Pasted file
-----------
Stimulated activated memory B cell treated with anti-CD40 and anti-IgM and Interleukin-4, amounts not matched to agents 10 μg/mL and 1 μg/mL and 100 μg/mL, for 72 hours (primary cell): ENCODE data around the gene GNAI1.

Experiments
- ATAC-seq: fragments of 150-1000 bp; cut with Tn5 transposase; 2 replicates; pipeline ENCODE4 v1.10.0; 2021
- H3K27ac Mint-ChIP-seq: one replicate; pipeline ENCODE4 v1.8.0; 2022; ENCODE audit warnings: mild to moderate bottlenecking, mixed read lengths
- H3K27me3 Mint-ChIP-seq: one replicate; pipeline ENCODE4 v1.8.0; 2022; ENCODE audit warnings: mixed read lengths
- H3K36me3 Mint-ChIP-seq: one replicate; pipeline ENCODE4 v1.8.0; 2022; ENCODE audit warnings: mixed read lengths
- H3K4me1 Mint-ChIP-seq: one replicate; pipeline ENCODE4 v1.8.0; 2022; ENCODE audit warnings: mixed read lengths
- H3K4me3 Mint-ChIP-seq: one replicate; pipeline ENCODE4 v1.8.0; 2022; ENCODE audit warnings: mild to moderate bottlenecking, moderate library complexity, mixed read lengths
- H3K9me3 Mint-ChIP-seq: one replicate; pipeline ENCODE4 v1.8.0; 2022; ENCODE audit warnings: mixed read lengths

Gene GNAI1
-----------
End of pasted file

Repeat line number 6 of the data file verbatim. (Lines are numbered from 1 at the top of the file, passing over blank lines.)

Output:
- H3K36me3 Mint-ChIP-seq: one replicate; pipeline ENCODE4 v1.8.0; 2022; ENCODE audit warnings: mixed read lengths